In this post, instead of directly discussing digital people or advanced AI, I’m going to keep things relatively simple and discuss a different hypothetical technology: the Duplicator from Calvin & Hobbes, which simply copies people.
How the Duplicator works
The Duplicator is portrayed in this series of comics. Its key feature is making an instant copy of a person: Calvin walks in, and two identical Calvins walk out.
This is importantly different from the usual (and more realistic) version of “cloning,” in which a person’s clone has the same DNA but has to start off as a baby and take years to become an adult.2
To flesh this out a bit, I’ll assume that:
The Duplicator allows any person to quickly make a copy of themselves, which starts from the same condition and mental state or from an earlier state (for example, I could make a replica of “Holden as of January 1, 2015”).3 Unlike in many sci-fi films, the copies function normally (they aren’t evil or soulless or decaying or anything).
It can be used to make an unlimited number of copies, though each has some noticeable cost of production (they aren’t free).4
It seems that much of today’s economy revolves around trying to make the most of “scarce human capital.” That is:
Some people are “scarce” or “in demand.” Extreme examples include Barack Obama, Sundar Pichai, Beyonce Knowles and Jennifer Doudna.5 These people have some combination of skills, experience, knowledge, relationships, reputation, etc. that make it very hard for other people to do what they do. (Less extreme examples would be just about anyone who is playing a crucial role at an organization, hard to replace and often well paid.)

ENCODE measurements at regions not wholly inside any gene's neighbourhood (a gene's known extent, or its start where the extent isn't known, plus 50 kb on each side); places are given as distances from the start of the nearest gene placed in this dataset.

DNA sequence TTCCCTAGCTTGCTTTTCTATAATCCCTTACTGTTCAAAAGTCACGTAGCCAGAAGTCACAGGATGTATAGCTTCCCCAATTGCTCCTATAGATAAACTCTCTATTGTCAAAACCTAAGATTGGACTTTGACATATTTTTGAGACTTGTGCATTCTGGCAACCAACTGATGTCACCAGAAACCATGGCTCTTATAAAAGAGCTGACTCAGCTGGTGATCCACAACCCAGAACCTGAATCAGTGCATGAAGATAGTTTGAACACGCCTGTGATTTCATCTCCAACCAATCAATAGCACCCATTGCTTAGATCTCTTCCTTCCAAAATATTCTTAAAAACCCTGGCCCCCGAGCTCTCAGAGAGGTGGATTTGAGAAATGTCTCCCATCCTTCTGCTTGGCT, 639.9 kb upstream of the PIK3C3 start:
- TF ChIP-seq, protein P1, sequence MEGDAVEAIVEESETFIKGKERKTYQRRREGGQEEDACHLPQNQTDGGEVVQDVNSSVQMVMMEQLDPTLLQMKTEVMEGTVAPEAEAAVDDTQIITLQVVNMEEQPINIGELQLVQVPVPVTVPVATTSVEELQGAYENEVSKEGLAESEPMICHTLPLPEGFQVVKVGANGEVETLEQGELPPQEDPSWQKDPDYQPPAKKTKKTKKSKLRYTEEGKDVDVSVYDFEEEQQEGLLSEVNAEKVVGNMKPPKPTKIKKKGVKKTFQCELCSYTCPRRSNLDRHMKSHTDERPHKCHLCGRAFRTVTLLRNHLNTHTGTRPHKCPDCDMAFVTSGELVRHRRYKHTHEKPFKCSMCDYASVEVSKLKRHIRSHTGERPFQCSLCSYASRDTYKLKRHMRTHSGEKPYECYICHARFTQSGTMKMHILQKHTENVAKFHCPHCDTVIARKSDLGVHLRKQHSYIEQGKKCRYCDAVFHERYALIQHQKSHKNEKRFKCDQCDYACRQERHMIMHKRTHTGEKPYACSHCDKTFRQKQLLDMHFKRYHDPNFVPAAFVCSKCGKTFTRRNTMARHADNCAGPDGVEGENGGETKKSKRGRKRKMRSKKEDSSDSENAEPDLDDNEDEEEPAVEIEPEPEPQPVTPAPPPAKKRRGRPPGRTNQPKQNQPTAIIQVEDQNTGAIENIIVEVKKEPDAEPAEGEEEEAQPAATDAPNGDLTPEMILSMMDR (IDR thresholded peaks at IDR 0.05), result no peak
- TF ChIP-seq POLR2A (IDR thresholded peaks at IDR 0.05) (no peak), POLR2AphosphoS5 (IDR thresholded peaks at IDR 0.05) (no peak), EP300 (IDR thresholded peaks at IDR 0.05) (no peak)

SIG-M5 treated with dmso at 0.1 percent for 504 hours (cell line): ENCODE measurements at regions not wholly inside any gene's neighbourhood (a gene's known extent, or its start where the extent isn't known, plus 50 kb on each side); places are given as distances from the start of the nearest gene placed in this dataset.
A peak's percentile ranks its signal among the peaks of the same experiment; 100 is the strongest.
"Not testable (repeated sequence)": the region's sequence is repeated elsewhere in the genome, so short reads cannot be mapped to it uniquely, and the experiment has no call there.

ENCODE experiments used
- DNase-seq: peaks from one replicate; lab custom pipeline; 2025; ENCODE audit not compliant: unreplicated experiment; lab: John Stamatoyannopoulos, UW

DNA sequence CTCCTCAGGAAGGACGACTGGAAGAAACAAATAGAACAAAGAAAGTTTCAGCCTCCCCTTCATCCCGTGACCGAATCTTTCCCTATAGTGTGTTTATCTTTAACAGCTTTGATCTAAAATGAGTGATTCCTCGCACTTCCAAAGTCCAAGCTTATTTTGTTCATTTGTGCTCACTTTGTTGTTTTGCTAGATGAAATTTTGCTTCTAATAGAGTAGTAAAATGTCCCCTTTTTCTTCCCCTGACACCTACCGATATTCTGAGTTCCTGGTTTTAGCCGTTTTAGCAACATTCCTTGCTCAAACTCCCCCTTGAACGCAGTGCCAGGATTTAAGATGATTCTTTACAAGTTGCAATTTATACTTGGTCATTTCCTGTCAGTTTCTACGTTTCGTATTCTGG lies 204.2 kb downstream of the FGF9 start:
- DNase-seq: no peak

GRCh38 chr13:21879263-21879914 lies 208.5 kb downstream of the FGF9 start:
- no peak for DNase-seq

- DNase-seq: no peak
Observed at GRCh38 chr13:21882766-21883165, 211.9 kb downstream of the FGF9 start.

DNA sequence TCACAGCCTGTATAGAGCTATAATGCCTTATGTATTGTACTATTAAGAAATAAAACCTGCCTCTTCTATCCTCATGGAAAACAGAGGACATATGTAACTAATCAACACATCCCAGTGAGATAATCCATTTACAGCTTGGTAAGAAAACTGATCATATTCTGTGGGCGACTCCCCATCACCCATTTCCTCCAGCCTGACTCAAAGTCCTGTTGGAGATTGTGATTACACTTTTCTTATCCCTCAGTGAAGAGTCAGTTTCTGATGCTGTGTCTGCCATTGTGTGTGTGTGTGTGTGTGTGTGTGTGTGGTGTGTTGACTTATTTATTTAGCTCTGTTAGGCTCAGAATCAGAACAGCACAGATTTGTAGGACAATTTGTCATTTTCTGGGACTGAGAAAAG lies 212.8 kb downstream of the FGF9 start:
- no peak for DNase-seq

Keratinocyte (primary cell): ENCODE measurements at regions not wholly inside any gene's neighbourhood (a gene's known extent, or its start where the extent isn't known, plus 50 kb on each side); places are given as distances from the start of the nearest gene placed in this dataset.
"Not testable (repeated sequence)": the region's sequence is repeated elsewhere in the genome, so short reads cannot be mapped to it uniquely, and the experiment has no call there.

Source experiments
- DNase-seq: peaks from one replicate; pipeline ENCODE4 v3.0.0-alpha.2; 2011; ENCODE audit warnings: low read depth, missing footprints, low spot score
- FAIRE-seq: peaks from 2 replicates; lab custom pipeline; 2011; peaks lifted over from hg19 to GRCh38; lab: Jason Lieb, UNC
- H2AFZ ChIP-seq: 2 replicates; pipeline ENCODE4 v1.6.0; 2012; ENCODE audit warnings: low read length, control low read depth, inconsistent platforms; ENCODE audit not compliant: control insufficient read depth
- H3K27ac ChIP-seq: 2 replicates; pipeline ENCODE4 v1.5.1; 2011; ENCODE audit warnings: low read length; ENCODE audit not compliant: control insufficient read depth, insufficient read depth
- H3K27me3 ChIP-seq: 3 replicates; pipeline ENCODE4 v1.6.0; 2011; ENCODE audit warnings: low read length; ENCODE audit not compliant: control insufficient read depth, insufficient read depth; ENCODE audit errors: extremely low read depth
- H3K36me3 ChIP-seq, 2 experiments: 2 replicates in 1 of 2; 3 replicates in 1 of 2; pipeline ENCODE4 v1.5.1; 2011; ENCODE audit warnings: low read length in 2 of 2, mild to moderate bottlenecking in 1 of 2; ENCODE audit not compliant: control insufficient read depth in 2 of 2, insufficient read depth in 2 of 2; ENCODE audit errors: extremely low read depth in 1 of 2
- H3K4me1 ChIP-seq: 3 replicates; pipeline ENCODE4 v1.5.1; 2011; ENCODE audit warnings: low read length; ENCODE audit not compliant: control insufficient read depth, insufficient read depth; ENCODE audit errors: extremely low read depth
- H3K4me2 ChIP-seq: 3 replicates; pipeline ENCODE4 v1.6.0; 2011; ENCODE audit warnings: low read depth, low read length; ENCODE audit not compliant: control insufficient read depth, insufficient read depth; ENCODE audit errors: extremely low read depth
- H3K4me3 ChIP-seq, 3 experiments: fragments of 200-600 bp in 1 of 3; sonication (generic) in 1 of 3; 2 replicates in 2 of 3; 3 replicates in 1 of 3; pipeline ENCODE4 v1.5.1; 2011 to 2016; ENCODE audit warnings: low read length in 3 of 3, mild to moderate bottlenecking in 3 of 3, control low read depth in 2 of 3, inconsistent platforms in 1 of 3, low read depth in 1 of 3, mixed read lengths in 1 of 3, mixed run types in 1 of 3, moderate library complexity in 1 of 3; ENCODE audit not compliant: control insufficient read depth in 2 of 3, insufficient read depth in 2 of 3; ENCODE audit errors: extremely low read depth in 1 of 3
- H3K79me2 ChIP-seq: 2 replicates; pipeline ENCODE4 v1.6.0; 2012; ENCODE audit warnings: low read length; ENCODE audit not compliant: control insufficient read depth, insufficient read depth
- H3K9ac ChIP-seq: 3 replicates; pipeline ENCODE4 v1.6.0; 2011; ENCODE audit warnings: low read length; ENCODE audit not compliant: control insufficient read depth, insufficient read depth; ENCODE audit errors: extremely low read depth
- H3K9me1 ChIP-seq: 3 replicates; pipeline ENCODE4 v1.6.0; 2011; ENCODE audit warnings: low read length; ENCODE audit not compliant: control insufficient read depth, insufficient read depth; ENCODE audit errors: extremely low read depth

These people end up overbooked, with far more demands on their time than they can fulfill. Armies of other people end up devoted to saving their time and working around their schedules.
The Duplicator would remove these bottlenecks. For example:
Copies of Sundar Pichai could work at all levels of Google, armed with their ability to communicate easily with the CEO and make decisions as he would. They could also start new companies.
Copies of the President of the U.S. could personally meet with any voter who wanted to interview the President, as well as with any Congresspeople or potential appointees or advisors the President didn’t have time to meet with. They could deeply study key domestic and international issues and report back to the “original” President.